As always, the show’s stills are best posted without context, but let’s just say that these two are coping differently with their trauma.
Unfortunately, I cannot say too much about what actually transpires without spoiling a ton of what happens this season. And I can’t wait to talk more about the events that take place with you fine people, but for now, these loose ends will have to do:
– The first several episodes are kind-of The Villanelle Show. That doesn’t mean that Eve isn’t on the scene. She’s definitely around and receives plenty of face time, but she’s muted, worn out in a sense, physically and psychologically, while attempting to recover from what went down in Rome. Whereas Villanelle’s personality grows ever more amplified (she’s got career goals now, y’all) and contextualized, including her own bottle episode mid-season. You may or may not appreciate the additional information — I did, and the payoffs from that episode don’t feel forced or unearned.
– Several regulars who previously haven’t received much fleshing-out get that treatment now, and it’s wonderful to see this show written as more of an ensemble, rather than players rotating around a central pair. We learn more about Konstantin (Kim Bodnia) and Kenny (Sean Delaney). Carolyn (Fiona Shaw)’s also now got a daughter, Geraldine (Gemma Whelan from Game Of Thrones), on the scene, and a newly revealed Twelve member, Dasha (Harriet Walter), is shaking things up real good. Sadly, Eve’s long-suffering husband, Niko (Owen McDonnell), is still very much suffering. There are a lot of threads are floating around in this season! It’s definitely not dull.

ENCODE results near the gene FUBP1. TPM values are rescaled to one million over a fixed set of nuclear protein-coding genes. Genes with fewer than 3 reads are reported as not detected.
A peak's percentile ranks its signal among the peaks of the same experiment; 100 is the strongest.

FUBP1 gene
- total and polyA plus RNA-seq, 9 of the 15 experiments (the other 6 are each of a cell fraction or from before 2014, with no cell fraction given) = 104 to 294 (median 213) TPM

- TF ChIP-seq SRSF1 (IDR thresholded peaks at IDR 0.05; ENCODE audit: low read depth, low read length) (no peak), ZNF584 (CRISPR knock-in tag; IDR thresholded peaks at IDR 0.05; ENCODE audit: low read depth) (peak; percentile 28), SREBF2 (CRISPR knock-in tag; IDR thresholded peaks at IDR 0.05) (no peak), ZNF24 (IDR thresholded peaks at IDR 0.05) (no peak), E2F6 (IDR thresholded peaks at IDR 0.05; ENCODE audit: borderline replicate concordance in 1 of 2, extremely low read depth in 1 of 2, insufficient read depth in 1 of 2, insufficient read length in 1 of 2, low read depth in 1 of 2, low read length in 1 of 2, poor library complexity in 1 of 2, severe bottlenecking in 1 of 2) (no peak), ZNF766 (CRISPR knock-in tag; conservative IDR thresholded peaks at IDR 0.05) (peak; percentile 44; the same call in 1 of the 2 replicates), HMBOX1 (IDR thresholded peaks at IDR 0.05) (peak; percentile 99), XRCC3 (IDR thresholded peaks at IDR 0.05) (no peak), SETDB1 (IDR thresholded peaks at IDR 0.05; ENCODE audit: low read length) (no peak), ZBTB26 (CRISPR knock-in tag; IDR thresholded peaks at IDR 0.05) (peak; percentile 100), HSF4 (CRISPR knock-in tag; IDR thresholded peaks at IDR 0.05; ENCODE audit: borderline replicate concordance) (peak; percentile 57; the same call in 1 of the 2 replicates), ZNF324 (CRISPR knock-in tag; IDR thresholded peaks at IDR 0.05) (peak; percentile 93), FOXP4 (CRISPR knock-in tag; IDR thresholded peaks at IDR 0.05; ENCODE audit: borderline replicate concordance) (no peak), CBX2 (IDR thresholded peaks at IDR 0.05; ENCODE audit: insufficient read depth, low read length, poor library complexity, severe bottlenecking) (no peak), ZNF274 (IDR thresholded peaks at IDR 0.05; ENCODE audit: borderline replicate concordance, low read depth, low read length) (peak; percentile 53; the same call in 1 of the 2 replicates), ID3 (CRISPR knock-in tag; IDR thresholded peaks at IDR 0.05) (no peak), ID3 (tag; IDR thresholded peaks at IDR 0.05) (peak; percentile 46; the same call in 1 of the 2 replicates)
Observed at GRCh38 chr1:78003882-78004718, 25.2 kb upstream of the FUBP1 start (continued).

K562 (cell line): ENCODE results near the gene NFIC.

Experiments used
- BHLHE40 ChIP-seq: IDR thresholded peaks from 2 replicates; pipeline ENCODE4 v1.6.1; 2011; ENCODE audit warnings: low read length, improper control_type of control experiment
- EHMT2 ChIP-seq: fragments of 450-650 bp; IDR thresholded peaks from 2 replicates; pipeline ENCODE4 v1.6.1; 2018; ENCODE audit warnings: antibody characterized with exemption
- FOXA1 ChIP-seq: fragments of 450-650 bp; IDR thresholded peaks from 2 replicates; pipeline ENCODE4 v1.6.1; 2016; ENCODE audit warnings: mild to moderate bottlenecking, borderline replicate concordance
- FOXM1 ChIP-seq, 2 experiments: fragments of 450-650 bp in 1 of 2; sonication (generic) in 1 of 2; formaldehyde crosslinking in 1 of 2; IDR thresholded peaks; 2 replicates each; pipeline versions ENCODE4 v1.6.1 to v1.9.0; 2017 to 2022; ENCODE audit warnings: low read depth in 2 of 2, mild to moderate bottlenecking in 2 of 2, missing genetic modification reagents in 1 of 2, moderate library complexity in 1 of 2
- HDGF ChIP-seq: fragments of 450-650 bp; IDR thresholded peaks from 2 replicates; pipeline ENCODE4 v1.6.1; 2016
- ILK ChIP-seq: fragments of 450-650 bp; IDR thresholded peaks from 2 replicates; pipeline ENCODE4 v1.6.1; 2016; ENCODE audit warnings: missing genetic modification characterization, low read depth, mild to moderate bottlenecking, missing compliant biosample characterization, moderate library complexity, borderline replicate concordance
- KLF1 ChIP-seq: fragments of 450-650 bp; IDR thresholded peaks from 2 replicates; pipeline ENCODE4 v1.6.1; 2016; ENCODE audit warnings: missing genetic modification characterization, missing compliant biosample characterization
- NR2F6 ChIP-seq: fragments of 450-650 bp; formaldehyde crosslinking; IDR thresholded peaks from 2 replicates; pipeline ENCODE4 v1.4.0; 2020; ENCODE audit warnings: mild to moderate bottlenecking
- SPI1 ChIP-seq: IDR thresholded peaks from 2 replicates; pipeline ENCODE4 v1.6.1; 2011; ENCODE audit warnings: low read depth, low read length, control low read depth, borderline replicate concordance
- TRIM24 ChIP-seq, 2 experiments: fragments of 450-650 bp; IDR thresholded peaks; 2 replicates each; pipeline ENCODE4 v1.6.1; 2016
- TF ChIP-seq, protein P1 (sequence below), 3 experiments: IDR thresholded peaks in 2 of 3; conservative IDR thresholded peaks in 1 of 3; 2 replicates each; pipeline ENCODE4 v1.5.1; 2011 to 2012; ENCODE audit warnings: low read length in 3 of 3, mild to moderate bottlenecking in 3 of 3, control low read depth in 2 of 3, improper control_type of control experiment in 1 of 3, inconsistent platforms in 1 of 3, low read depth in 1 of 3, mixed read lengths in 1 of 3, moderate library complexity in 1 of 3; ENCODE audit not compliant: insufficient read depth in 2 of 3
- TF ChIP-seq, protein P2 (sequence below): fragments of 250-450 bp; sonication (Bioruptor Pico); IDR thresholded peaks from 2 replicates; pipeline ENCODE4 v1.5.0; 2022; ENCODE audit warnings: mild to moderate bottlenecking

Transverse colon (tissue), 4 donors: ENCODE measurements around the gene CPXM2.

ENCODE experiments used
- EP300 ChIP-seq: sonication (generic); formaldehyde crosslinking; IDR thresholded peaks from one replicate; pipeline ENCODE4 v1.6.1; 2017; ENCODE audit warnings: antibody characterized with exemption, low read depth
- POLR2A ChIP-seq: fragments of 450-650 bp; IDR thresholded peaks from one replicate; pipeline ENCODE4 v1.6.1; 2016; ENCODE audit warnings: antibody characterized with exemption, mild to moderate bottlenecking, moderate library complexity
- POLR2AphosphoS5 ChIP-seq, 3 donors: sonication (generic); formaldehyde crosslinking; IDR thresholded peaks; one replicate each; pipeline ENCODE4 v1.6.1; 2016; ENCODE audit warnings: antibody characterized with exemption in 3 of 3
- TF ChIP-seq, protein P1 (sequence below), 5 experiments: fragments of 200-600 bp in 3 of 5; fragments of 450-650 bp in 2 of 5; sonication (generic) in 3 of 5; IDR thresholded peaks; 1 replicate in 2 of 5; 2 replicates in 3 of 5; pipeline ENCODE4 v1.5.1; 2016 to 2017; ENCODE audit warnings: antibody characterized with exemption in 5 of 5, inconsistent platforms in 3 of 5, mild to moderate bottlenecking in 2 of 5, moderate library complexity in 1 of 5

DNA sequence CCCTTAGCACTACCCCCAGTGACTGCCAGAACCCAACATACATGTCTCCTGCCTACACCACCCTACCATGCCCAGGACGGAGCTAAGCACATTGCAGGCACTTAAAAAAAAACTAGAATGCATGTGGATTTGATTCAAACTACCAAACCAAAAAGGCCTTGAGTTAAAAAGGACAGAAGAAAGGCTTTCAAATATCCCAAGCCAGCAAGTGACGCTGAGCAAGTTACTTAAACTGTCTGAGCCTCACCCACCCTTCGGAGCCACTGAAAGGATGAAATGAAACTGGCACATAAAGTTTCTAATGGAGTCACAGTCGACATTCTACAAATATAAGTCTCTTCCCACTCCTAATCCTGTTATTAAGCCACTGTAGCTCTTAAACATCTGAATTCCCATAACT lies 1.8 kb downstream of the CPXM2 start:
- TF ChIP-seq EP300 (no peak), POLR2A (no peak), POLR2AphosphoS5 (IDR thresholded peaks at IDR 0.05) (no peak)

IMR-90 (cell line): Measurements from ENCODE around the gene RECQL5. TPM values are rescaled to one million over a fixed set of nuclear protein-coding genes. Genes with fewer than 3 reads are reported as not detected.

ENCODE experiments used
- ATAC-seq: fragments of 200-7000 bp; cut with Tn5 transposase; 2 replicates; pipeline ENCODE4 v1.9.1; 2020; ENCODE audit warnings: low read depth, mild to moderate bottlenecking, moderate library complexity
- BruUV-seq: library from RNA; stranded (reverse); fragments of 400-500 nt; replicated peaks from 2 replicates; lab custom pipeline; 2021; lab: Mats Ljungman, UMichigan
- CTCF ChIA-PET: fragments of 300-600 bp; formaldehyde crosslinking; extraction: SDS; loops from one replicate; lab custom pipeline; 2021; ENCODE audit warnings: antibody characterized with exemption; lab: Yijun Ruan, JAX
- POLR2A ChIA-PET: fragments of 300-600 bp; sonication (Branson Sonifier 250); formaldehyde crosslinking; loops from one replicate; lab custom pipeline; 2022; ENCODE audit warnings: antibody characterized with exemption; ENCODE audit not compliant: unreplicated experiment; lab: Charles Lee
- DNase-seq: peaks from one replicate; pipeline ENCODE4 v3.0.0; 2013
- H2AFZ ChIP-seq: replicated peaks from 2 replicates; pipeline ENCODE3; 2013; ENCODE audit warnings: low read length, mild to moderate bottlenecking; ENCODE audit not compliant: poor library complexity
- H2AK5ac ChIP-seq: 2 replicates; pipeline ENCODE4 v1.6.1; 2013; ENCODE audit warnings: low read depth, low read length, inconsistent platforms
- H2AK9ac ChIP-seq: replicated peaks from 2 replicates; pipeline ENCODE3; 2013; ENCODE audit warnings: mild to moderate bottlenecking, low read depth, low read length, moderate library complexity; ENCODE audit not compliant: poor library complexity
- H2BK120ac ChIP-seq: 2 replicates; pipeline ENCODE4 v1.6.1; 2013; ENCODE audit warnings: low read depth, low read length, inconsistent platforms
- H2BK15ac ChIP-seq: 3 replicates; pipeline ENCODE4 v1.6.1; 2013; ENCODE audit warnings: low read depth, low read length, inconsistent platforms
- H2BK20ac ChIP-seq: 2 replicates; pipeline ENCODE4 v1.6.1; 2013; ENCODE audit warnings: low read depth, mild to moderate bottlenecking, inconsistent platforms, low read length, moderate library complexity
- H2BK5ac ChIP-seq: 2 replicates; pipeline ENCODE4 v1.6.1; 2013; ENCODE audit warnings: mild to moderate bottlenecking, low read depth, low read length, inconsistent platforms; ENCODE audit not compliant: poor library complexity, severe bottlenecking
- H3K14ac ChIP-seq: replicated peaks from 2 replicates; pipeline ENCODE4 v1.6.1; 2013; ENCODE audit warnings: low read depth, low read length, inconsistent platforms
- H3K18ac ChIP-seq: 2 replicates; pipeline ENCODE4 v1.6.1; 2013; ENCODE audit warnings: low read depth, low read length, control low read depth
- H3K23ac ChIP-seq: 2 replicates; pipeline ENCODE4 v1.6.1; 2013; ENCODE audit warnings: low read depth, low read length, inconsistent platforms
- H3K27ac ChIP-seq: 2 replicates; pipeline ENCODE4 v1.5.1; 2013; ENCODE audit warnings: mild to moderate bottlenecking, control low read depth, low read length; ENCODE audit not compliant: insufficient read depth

– Keeping with tradition, the show’s installed a new lead writer, Suzanne Heathcote, who’s best known for Fear The Walking Dead. That might not inspire confidence, but Heathcote’s experience helps turn this into an ensemble show. There are also some brazenly sharp lines of dialogue on tap, like “when a bullet goes though you, it leaves something behind.” Viewers know that more than one player on this show can benefit from that reasoning. Of course, no one can replace the wit of Phoebe Waller-Bridge’s first-season writing, but the show’s still got an admirable edge.
This third season burns as brightly as always even if it does so less intensely. It succeeds by pulling away from a lot of what made the show stellar, but the show mines new potential from secondary relationships and fresh characters. So, Killing Eve is still as mesmerizing as it used to be, but in a different way, with fewer shocks to the system. The show’s passion still exists, it’s just not so in your face as it has been previously. And fans won’t want to walk away from this show’s commitment to keeping the gang together.
The third season of BBC America’s ‘Killing Eve’ premieres on Sunday, April 12 at 9:00 PM EST and will be simulcast on AMC. You can still catch up on seasons 1 and 2 on Hulu.